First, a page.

Christopher Broughton, director of Four Friends Gallery in Thousand Oaks, gives a tour of the gallery’s current exhibition, L’Optique Féminine, and stops in front of “In the Box” (1962), a photograph of a nude woman lying in a box. Broughton tells the story of when photographer Ruth Bernhard showed the photograph to some of her friends. They assumed the photograph had been taken by a male photographer and were outraged. In their eyes, it was an example of a woman being objectified by a male artist. When Bernhard told them that she had taken the photograph, they were shocked. Was Bernhard making a political statement? According to the story, Bernhard said she staged the photograph in such a way because she liked the way it looked: the contrast between the woman’s body and the straight lines of the box.
Did Bernhard’s friends’ opinions change once they learned the truth? Does the identity of the photographer always influence how a photograph is perceived? Should it? And does a photographer’s identity affect what she sees, and must it dictate how she sees it?
So many questions bubble up while taking in Femmes Photo Fest, which includes L’optique Féminine at Four Friends Gallery and Exposed: The Female Lens in a Post-Identity Era? at California Museum of Art Thousand Oaks (CMATO). The question mark in the exhibition’s title is intentional because it’s debatable whether we are — or ever could be — in a post-identity era. “The more we try to get away from labels, the more labels we seem to come up with,” says CMATO’s Senior Curator Lynn Farrand.
The exhibitions aren’t bogged down by trying to give any definitive answers. They simply lift the works of several women photographers into the spotlight and let them speak for themselves. If they spark conversation, all the better. As Farrand explains, CMATO hopes to “assist in launching a dialogue about the concept of a possible post-identity era as well as introducing an important element of empathy.”
The idea to host an exhibition of women photographers was a mutual decision on the part of Four Friends Gallery and CMATO. “Women are often looked at through the lens from a male gaze,” says Broughton. “We thought, ‘Wouldn’t it be fun to bring the female gaze into view.’ ” The result is a rich and varied collection of works by significant female photographers, from the young to the legendary.
Four Friends has several iconic photographs belonging to Larry Janss, the gallery’s owner. They include a photogravure of Dorothea Lange’s “Migrant Mother” and silver gelatin prints of “An American Girl in Italy” by Ruth Orkin and a work by Leni Riefenstahl. A large Polaroid self-portrait by Joyce Tenneson is also on exhibit.
The majority of L’Optique Féminine (which translates to “the female lens”), however, focuses on women photographers of today: Joyce Wilson, Michelle Magdalena Maddox, Nancy Lehrer, Lindsey Ross and Makenzie Goodman. The works include vibrant, colorful street scenes captured by Lehrer and Goodman. Glorious landscapes by Ross, created using the wet-collodion process, evoke a time gone by. Powerful images by Wilson and Maddox exalt the female body while celebrating its physical beauty and strength in all shapes and sizes.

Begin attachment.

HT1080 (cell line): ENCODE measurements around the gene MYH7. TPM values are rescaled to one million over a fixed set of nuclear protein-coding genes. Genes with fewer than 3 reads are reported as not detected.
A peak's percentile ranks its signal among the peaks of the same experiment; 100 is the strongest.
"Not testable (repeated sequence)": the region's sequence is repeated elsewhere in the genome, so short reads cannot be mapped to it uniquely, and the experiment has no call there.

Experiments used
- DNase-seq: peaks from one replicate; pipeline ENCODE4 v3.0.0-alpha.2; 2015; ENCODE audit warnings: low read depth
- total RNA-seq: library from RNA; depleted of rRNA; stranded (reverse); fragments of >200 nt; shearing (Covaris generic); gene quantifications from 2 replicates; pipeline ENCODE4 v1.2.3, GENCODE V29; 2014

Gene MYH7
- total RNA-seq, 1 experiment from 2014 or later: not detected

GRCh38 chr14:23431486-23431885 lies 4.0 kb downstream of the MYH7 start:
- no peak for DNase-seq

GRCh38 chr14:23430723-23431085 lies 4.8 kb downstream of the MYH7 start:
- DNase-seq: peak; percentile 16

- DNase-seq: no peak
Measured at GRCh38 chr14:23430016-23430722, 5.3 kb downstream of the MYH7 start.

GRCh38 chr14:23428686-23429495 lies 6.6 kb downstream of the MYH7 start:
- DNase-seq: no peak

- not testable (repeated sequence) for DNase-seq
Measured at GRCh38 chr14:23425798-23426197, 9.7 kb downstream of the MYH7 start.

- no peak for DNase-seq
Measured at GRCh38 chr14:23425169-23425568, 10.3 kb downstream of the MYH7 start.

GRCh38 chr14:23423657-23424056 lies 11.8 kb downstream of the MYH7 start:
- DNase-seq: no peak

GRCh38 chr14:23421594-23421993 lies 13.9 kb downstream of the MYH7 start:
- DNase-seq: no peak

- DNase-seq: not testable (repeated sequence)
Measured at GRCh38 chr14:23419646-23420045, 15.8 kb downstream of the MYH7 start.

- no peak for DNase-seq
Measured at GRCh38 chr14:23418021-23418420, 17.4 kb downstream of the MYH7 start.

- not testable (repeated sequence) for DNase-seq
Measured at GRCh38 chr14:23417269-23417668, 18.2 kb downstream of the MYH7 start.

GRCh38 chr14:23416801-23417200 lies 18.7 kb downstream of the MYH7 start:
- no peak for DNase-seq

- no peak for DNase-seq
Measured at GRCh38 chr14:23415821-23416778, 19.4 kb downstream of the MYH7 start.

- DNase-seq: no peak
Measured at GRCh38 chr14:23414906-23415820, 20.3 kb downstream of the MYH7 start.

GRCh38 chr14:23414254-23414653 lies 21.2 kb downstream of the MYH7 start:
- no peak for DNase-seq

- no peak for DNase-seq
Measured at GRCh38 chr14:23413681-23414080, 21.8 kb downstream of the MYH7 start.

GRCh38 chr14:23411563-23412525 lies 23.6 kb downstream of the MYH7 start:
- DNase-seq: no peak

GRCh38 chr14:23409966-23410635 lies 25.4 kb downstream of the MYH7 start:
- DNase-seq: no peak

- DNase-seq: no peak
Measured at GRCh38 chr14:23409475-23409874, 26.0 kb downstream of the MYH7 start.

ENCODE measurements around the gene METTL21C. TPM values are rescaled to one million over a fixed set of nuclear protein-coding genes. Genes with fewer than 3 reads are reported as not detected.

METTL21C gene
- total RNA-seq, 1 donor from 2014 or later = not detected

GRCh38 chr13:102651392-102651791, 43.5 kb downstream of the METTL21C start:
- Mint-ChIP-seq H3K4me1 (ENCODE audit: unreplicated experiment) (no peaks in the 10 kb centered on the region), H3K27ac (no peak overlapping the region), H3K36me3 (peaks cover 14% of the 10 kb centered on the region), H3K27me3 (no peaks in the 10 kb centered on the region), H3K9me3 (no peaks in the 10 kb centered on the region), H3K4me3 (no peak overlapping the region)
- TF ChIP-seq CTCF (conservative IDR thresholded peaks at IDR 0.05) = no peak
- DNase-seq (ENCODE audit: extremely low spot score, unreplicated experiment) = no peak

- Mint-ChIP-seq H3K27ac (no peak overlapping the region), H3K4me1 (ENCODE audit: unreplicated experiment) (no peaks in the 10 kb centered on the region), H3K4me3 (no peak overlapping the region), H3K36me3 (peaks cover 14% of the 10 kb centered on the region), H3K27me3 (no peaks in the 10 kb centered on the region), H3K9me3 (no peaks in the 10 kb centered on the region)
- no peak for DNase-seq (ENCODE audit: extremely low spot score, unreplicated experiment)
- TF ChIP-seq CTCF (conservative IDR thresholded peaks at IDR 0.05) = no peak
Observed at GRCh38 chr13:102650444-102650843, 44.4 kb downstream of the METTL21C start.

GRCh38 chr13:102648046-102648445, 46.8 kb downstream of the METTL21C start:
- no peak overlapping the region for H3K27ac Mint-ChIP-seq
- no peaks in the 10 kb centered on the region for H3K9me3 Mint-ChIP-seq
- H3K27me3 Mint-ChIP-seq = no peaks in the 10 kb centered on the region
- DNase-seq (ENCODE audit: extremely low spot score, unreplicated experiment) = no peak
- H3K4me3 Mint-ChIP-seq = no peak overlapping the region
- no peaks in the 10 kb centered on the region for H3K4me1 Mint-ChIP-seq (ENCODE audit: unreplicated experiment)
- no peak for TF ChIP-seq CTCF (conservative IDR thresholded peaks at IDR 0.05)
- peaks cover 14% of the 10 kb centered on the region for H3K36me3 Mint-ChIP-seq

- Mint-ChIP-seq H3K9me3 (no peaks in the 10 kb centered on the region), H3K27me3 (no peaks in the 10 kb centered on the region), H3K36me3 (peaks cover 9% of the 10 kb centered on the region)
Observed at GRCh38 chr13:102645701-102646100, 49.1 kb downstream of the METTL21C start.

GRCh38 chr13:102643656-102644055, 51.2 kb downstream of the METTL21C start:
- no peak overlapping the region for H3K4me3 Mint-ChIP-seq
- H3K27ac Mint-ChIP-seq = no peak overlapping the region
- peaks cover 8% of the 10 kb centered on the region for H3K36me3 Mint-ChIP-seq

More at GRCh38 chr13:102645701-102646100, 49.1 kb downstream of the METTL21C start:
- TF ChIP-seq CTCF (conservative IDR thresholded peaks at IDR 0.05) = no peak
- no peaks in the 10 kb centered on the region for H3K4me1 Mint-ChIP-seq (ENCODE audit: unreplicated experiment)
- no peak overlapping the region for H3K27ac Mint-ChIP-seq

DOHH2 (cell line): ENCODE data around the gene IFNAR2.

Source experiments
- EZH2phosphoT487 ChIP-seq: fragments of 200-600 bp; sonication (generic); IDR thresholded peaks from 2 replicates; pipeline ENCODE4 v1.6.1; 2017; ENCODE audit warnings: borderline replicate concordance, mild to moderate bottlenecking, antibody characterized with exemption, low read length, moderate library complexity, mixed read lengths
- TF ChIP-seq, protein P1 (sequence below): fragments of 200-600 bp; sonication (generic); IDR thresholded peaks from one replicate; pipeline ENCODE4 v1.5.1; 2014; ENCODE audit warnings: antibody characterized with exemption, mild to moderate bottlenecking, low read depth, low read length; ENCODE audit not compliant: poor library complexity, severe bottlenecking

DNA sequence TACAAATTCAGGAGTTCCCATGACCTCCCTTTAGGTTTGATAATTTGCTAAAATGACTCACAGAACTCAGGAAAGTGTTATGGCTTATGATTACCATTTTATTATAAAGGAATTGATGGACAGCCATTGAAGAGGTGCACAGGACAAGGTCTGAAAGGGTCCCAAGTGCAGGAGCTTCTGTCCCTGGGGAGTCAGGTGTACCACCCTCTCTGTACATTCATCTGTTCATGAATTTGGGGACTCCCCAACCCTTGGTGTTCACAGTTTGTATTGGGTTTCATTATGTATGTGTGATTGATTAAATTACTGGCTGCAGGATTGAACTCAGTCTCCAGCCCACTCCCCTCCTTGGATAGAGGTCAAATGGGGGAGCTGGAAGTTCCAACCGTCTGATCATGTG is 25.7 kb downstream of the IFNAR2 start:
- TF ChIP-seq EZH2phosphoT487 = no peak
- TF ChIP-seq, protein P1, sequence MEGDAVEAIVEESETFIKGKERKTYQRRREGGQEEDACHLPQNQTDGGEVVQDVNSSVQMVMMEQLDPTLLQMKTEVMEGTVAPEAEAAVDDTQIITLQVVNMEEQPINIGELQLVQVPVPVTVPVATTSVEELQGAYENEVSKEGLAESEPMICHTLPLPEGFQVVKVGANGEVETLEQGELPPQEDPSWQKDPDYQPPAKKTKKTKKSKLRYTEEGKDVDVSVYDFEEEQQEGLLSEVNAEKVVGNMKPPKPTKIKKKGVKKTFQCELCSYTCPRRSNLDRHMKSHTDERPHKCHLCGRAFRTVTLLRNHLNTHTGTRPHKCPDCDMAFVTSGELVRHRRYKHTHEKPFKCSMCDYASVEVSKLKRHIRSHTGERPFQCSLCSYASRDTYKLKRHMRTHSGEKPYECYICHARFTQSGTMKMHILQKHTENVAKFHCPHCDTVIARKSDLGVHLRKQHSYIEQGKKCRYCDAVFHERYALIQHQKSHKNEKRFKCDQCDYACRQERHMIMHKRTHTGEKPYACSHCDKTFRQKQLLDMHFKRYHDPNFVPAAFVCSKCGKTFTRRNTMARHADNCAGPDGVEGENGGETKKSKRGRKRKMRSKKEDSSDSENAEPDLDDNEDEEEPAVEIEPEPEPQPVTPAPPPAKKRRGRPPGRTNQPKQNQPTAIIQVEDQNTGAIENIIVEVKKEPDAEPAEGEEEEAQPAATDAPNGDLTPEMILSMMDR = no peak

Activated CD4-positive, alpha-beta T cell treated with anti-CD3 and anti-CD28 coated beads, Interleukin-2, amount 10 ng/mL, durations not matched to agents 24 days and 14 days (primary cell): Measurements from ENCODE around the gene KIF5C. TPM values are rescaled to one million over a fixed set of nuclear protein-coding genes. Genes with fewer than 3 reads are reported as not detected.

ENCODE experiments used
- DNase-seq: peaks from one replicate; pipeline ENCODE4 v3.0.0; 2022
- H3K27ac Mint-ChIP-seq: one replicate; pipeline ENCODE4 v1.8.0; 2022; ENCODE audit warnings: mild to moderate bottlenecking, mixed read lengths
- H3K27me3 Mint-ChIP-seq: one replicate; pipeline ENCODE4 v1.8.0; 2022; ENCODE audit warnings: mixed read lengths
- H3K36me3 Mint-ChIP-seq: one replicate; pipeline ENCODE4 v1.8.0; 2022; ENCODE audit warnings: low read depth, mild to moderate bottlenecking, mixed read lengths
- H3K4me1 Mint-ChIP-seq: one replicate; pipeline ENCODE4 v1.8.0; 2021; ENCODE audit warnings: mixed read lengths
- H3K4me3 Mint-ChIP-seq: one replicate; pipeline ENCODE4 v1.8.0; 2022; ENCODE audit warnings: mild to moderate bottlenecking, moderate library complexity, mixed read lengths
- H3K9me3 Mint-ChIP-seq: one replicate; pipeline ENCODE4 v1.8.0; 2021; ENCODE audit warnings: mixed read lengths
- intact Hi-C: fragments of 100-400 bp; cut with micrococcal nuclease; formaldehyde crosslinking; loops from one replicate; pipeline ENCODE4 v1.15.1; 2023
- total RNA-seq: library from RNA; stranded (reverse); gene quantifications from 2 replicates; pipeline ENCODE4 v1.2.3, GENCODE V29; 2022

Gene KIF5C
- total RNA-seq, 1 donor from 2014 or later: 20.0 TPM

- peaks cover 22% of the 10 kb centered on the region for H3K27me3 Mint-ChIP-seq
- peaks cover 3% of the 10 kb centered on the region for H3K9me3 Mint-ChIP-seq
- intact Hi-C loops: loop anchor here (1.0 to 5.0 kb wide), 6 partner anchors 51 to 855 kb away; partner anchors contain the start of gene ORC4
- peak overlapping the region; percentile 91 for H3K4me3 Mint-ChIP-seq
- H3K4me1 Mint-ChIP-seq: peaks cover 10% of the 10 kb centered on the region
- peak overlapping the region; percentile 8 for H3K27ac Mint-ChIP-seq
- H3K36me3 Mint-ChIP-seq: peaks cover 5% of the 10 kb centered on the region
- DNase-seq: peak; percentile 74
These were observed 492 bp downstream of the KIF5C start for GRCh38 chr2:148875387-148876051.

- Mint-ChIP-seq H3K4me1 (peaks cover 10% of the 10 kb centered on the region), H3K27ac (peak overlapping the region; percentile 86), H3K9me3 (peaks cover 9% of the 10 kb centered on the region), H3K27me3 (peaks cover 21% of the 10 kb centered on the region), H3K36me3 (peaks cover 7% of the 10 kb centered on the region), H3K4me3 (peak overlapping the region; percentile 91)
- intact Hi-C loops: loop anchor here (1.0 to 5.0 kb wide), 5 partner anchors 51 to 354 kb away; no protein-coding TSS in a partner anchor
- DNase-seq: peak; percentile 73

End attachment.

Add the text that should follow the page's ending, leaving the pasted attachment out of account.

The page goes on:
Exposed: The Female Lens in a Post-Identity Era? at CMATO features the brilliant work of Jo Ann Callis, Sant Khalsa, Sandra Klein, Andréanne Michon, Gay Ribisi and Arden Surdam.
One of the most striking images is “Woman with a Black Line” by Callis, which features a woman lying facedown on a bed, a thin black line drawn from the top of her head down her bare back. Another work, “Hands Grabbing Ankles,” is equally arresting. When speaking about these photographs, Callis has said that she set them in a home because home is a place of comfort and discomfort, and she wanted to focus on the dichotomy between the two states.
Ribisi’s “SSBBW#3” focuses on a “Super-Sized Big Beautiful Woman,” who is lovingly and honestly photographed — no body-shaming-induced alterations. Ribisi goes from reality to the cinematic with her gender-bending “Ladies in Waiting” and the floating costumed woman in “Head Above Water 2.”
In “Life Is a Frail Moth,” Klein’s silhouette is a map of the stars. In “Creative Growth,” the same silhouette houses a scramble of succulents. A melding of photography and collage, Klein’s work shows “her view of the world and her magical mindset.”
Housed in a former fast-food restaurant, CMATO has transformed the space into a mecca of art and much more. “We want to start a conversation,” says Farrand, “It is so important for people to have access to art and to find a way to be touched.”
Femmes Photo Fest may not have the answers to all the questions of identity, but it succeeds in addressing the biggest question of all: Why aren’t women photographers and artists better represented in galleries and museums? For their part, CMATO and Four Friends Gallery are upending the status quo by exhibiting art that represents various points of view that just happen to be proudly, powerfully, unabashedly female.
Exposed: The Female Lens in a Post-Identity Era? runs through Dec. 9 at CMATO, 1948 Thousand Oaks Blvd., 405-5240 or www.cmato.org. See L’Optique Féminine through Nov. 9 at Four Friends Gallery, 1414 Thousand Oaks Blvd., Thousand Oaks, 601-7530 or www.foufriendsgallery.com.